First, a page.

Table .3 The paddy yields of preliminary yield trial conducted   in 2013.

Entry No.

Variety Name

Rice Yield (ton/ha)

17

2007051-TR2531-1-1-1

9,94 a

15

2007047-TR2527-2-3-1

9,91 ab

12

2007134-TR2614-3-1-2

9,57 abc

16

2007047-TR2527-2-3-3-2

9, 53abcd

9

2007050-TR2530-4-1-1

9,48 abcd

11

2007050-TR2530-4-1-2

9,23 abcd

3

2007041-TR2521-5-3-1

9,01 abcde

4

2007043-TR2523-3-1-1

8,91 abcde

2

2007020-TR2500-6-1-1

8,87 abcde

18

2007074-TR2554-3-3-1

8,73   bcde

6

2007044-TR2524-4-1-1

8,67     cde

1

Osmancık-97  (Check)

8,61     cde

5

2007043-TR2523-6-1-1

8,54     cdef

13

2007044-TR2524-1-2-1

8,48     cdef

8

2007046-TR2526-7-1-1

8,43     cdef

7

2007044-TR2524-4-4-1

8,36     cdef

14

2007044-TR2524-3-3-2-1

8,35       def

10

IMI Variety  (Check)

8,32       def

19

2007134-TR2614-3-1-1

7,85         ef

20

Edirne  (Check)

7,37           f

 

   CV (%) = 8,30                               LSD (%5)= 1,21

 

                 Table .4 The paddy yields  of yield trials conducted  in 2012 and 2013.

Entry No.

Variety Name

Rice Yield (ton/ha)

Yield Range

2013

2012

Average

13

2007051-TR2531-1-3

8,77 a

7,53

8,15

2

11

2007074-TR2554-2-2-1

8,46 ab

8,01

8,24

1

9

2007047-TR2527-2-1-2

8,31 abc

7,11

7,71

4

8

2007046-TR2526-2-1-1

8,03 abcd

6,14

7,08

12

3

2007041-TR2521-1-2-1

8,01 abcd

7,33

7,67

5

7

IMI Variety (Check)

7,95 abcde

7,26

7,61

6

2

2007020-TR2500-1-2-1

7,94 abcde

7,53

7,73

3

12

2007046-TR2526-2-2

7,91 abcde

6,64

7,28

8

4

2007043-TR2523-1-3-1

7,85 abcdef

6,75

7,30

7

1

Osmancık-97  (Check)   

7,70 bcdef

6,64

7,17

11

5

2007043-TR2523-3-1-1

7,41 cdef

7,14

7,27

9

6

2007044-TR2524-1-2-2

7,38 def

7,04

7,21

10

10

2007051-TR2531-3-1-1

7,03 ef

5,48

6,25

14

14

Edirne  (Check)

6,93 f

5,71

6,32

13

 

CV (%)= 7,08

LSD (%)= 0,93

 

 

The some agronomic and technological traits of IMI lines and check varieties were given in table-5 and 6. As it is seen in the tables, the characteristics of IMI lines are similar to the traits of conventional popular rice varieties, Osmancık-97 and Edirne at the moment in Turkey. Thus, their agronomic and technological traits can be accepted by the Turkish rice famers and consumers.

 

Table.5 The some  agronomic characteristics of lines or varieties tested in the yield trial in 2013. 

Entry

No

                                                                            

 

Variety Name

 

Days to Flower

 

Days to Maturity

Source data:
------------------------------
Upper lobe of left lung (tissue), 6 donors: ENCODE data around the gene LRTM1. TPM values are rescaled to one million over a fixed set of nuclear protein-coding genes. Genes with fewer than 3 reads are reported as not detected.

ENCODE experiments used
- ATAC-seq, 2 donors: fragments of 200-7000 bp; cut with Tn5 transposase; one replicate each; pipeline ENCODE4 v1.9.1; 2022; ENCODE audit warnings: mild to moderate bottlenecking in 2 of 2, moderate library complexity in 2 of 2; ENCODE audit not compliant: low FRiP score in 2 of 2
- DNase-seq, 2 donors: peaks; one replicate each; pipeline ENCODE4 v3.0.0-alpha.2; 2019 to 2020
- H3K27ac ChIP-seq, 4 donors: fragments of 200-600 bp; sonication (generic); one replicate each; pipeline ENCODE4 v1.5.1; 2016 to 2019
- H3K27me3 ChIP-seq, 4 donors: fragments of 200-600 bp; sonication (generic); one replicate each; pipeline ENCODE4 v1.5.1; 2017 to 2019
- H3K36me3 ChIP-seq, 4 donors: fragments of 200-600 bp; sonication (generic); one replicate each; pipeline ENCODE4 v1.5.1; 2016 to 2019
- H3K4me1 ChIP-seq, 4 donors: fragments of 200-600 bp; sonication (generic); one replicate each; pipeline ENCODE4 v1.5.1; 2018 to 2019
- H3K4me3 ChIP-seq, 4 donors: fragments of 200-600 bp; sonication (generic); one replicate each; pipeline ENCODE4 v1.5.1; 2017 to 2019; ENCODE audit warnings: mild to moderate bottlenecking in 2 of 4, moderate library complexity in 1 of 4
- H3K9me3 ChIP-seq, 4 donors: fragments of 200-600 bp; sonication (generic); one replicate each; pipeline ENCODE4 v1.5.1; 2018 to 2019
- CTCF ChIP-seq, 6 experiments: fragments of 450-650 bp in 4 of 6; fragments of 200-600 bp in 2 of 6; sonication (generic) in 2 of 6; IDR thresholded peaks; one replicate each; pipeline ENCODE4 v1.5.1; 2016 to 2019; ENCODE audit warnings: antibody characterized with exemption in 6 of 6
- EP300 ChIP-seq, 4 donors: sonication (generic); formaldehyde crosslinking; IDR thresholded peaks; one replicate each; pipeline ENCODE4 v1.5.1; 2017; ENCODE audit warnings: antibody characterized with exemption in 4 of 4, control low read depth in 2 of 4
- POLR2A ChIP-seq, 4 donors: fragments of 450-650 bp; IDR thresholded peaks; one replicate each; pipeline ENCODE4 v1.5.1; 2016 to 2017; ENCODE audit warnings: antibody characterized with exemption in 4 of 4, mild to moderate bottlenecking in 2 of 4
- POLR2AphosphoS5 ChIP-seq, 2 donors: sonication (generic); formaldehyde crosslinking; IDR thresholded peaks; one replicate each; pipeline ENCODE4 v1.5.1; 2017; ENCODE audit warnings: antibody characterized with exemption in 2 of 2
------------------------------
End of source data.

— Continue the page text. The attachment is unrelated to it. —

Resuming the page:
Plant

Height

(cm)

Panicle Length

(cm)

Panicle Number M-2

Grain Shattering (%)

Spikelet Sterility (%)

 

Lodging

(1-9)

       

1-

Osmancık-97  (Check)

88

126

98,7

13,7

289

1

5,2

5

2-

2007020-TR2500-1-2-1

90

129

101,0

16,1

357

1

8,0

1

3-

2007041-TR2521-1-2-1

91

137

94,7

14,1

326

2

15,9

1

4-

2007043-TR2523-1-3-1

90

130

108,1

16,8

371

8

17,1

3

5-

2007043-TR2523-3-1-1

93

136

87,3

17,9

477

8

17,8

1

6-

2007044-TR2524-1-2-2

89

126

81,1

15,7

437

1

11,2

1

7-

IMI Variety  (Check)

102

144

83,1

19,6

513

4

21,9

1

8-

2007046-TR2526-2-1-1

96

140

107,5

18,1

330

1

11,4

1

9-

2007047-TR2527-2-1-2

87

126

96,7

16,4

399

1

10,8

3

10-

2007051-TR2531-3-1-1

92

126

93,3

16,7

403

1

9,1

1

11-

2007074-TR2554-2-2-1

93

137

99,5

15,5

361

2

13,9

1

12-

2007046-TR2526-2-2

97

140

110,4

19,3

369

1

5,7

3

13-

2007051-TR2531-1-3

95

140

110,7

15,4

381

2

12,4

3

14-

Edirne  (Check)

89

126

105,9

16,8

340

1

7,2

3

 

Table.6 The some  technological  characteristics of lines or varieties tested in the  yield trial  in 2013

 

 

Entry No

Variety Name

Rice Grain 1000 Grain Weight

(g)

Milled Grain 1000 Grain Weight

(g)

Rice Grain

      Milled Grain

Milled Yield

 

 

Appearance of Milled Grain

Length (mm)

Width (mm)

Lenth (mm)

Width (mm)

Total Milled

Head Rice

1

Osmancık-97  (Check)

32,4

24,4

8,6

3,2

6,1

2,9

73,9

64,3

Translucent

2

2007020-TR2500-1-2-1

31,7

23,3

9,5

3,0

6,7

2,5

72,7

66,5

Translucent

3

2007041-TR2521-1-2-1

26,0

19,7

7,6

2,9

5,6

2,6

72,8

64,5

Translucent

4

2007043-TR2523-1-3-1

25,7

19,3

9,0

2,5

6,7

2,3

73,9

63,9

Translucent

5

2007043-TR2523-3-1-1

26,8

20,2

8,8

2,5

7,0

2,4

73,5

57,8

Translucent

6

2007044-TR2524-1-2-2

30,6

22,1

9,0

2,9

6,4

2,6

72,7

61,3

Translucent

7

Clierfield  (Check)

23,8

18,1

9,0

2,5

6,7

2,2

73,4

65,3

Translucent

 

 

8

2007046-TR2526-2-1-1

37,0

27,7

 

 

9,4

 

 

3,2

 

 

7,2

 

 

2,8

 

 

70,2

 

 

48,7

Translucent with white belly

9

2007047-TR2527-2-1-2

28,2

20,8